"Lots of women have difficulties with the militancy and have problems feeling good in the houses.

"I don't want to throw stones, put on a helmet and fight the Bullen (cops), but to run around like a little dove of peace, going on about peace, peace, peace. . . I'd feel a fool if I did that.

"If there's to be an eviction it's important that lots of women come here and defend themselves as spectacularly as possible. But it's crazy to try and defeat the police - if they wanted they could drive a tank into the yard here. In a house it's like being in a mouse trap. Lots of people must come, but not with the same weapons the police have - batons and guns. You'd be condemning yourself to death if you did that - that's the politics of suicide. Such is the reality of our reltive strengths.

“We have overcome some of our fears, at least the fear of being prosecuted for Hausfriedensbruch (criminal trespass). But the fear of an eviction, of the Bullen smashing down our barricades and what comes after that is still there.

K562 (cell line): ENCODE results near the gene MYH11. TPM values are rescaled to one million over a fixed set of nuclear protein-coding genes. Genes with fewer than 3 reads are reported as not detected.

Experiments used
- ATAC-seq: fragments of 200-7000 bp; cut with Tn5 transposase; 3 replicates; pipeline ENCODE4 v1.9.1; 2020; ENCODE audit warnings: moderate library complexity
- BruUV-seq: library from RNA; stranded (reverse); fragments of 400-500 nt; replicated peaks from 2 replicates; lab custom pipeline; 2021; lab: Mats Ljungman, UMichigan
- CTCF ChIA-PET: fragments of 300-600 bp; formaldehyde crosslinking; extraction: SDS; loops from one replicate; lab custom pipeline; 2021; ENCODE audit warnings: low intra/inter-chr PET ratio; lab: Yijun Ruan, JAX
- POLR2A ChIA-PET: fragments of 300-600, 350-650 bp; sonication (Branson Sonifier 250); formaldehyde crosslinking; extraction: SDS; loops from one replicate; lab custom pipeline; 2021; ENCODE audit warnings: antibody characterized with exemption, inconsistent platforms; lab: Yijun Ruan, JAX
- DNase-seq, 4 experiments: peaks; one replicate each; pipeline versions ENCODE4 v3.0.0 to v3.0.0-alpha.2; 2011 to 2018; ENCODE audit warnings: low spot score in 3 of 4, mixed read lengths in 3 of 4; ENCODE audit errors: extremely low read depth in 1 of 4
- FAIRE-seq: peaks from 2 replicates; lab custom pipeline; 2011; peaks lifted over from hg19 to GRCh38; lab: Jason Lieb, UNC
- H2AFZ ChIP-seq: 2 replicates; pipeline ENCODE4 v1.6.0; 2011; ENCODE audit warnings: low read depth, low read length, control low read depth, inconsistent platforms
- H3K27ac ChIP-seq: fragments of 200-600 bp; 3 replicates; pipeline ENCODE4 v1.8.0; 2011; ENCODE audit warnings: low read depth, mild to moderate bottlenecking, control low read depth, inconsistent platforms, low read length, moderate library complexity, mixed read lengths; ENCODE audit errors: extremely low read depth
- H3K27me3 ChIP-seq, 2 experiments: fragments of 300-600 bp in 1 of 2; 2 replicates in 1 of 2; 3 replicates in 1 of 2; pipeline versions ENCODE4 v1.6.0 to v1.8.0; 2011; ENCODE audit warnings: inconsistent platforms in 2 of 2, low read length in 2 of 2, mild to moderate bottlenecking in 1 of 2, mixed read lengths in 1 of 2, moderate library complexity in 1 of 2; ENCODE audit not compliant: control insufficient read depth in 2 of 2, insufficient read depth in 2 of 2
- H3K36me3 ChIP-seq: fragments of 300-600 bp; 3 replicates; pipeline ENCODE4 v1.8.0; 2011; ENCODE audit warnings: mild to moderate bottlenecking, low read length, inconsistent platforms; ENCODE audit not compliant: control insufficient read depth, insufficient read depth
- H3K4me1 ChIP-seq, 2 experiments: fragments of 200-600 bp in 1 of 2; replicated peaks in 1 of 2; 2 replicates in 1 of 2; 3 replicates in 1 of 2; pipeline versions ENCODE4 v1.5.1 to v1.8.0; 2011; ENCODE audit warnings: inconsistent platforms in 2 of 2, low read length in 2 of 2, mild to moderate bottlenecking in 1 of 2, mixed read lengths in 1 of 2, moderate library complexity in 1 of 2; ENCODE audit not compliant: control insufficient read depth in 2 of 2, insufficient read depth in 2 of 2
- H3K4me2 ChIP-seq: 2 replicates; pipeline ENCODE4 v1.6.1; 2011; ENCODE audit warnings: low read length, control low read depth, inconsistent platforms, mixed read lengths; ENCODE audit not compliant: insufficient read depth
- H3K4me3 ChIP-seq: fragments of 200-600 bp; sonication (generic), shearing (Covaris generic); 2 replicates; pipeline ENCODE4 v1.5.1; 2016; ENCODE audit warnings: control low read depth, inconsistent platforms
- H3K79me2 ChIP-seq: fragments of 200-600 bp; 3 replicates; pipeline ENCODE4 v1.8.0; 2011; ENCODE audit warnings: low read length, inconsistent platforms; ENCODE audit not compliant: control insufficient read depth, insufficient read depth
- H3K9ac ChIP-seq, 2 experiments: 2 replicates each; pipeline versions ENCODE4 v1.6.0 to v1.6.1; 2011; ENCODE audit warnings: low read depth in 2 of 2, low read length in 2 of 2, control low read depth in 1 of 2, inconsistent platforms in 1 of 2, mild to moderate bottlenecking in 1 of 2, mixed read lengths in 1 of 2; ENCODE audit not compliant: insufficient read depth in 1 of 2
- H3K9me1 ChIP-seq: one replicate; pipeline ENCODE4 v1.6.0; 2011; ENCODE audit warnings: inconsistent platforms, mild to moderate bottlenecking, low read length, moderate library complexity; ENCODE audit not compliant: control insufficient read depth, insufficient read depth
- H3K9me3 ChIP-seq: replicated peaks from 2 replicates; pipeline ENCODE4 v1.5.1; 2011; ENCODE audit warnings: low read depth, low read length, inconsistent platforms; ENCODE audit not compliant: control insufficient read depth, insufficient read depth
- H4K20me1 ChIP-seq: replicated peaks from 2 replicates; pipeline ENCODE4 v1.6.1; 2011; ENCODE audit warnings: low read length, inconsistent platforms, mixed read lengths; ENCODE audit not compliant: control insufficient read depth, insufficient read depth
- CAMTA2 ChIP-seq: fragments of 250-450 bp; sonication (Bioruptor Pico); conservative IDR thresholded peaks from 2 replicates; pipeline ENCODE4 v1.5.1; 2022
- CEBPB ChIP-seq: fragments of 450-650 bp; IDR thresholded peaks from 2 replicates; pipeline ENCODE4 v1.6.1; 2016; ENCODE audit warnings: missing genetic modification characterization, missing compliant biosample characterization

“Before they tried to evict us. . . the time we squatted the house - I was much more afraid. We were all sitting on the stairs. It was an unnerving moment when they smashed down the door. You hear the wood breaking and you don't know what's going to happen next. I would have ran if there hadn't been so many other people there. But in a way the police were also helpless. The commander tried several times to get us to stand up. Until eventually the second in-commend gave the order to move us and they started dragging us out. They didn't carry us, they held our arms behind our backs in such as way that if you left yourself hang passively it would be dislocated. If you defended yourself in any way at all you were immediately arrested. But I learnt a lot from the experience.

Kottbusser Strasse 8

After one unsuccessful attempt this house was eventually successfully squatted by seven Turkish women, a German woman and five children on February 18. As they were moving in, a confrontation between them and German building workers who were working on the house broke out